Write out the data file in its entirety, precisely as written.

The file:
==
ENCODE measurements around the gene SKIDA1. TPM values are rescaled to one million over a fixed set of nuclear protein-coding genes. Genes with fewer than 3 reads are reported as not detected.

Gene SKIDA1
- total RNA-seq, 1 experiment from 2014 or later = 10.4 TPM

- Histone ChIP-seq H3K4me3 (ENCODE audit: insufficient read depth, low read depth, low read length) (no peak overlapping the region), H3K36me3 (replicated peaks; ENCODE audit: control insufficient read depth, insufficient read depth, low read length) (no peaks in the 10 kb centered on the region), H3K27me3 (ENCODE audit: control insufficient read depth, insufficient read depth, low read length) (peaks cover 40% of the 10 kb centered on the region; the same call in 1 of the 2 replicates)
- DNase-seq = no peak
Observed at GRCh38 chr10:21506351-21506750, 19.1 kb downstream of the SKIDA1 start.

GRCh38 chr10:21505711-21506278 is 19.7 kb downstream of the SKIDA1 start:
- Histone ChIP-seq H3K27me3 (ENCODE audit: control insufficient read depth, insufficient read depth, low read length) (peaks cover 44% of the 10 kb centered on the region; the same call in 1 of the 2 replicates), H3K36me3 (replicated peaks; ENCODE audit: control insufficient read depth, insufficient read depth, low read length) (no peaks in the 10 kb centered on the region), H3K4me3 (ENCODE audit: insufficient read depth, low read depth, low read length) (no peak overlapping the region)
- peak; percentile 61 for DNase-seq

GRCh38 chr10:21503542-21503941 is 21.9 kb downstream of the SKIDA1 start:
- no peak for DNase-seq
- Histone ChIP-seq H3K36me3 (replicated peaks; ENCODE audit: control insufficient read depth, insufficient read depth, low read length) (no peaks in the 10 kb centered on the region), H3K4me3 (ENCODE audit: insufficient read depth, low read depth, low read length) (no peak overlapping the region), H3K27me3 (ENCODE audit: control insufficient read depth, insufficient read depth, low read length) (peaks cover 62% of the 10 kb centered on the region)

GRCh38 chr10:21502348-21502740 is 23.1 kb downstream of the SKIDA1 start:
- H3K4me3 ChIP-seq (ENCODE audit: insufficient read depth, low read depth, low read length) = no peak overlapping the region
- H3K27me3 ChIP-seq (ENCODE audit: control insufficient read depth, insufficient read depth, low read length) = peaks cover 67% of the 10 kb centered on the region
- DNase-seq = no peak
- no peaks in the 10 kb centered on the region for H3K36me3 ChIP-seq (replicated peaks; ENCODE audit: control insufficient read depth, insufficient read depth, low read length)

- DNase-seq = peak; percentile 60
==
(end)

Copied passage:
ENCODE measurements around the gene SKIDA1. TPM values are rescaled to one million over a fixed set of nuclear protein-coding genes. Genes with fewer than 3 reads are reported as not detected.

Gene SKIDA1
- total RNA-seq, 1 experiment from 2014 or later = 10.4 TPM

- Histone ChIP-seq H3K4me3 (ENCODE audit: insufficient read depth, low read depth, low read length) (no peak overlapping the region), H3K36me3 (replicated peaks; ENCODE audit: control insufficient read depth, insufficient read depth, low read length) (no peaks in the 10 kb centered on the region), H3K27me3 (ENCODE audit: control insufficient read depth, insufficient read depth, low read length) (peaks cover 40% of the 10 kb centered on the region; the same call in 1 of the 2 replicates)
- DNase-seq = no peak
Observed at GRCh38 chr10:21506351-21506750, 19.1 kb downstream of the SKIDA1 start.

GRCh38 chr10:21505711-21506278 is 19.7 kb downstream of the SKIDA1 start:
- Histone ChIP-seq H3K27me3 (ENCODE audit: control insufficient read depth, insufficient read depth, low read length) (peaks cover 44% of the 10 kb centered on the region; the same call in 1 of the 2 replicates), H3K36me3 (replicated peaks; ENCODE audit: control insufficient read depth, insufficient read depth, low read length) (no peaks in the 10 kb centered on the region), H3K4me3 (ENCODE audit: insufficient read depth, low read depth, low read length) (no peak overlapping the region)
- peak; percentile 61 for DNase-seq

GRCh38 chr10:21503542-21503941 is 21.9 kb downstream of the SKIDA1 start:
- no peak for DNase-seq
- Histone ChIP-seq H3K36me3 (replicated peaks; ENCODE audit: control insufficient read depth, insufficient read depth, low read length) (no peaks in the 10 kb centered on the region), H3K4me3 (ENCODE audit: insufficient read depth, low read depth, low read length) (no peak overlapping the region), H3K27me3 (ENCODE audit: control insufficient read depth, insufficient read depth, low read length) (peaks cover 62% of the 10 kb centered on the region)

GRCh38 chr10:21502348-21502740 is 23.1 kb downstream of the SKIDA1 start:
- H3K4me3 ChIP-seq (ENCODE audit: insufficient read depth, low read depth, low read length) = no peak overlapping the region
- H3K27me3 ChIP-seq (ENCODE audit: control insufficient read depth, insufficient read depth, low read length) = peaks cover 67% of the 10 kb centered on the region
- DNase-seq = no peak
- no peaks in the 10 kb centered on the region for H3K36me3 ChIP-seq (replicated peaks; ENCODE audit: control insufficient read depth, insufficient read depth, low read length)

- DNase-seq = peak; percentile 60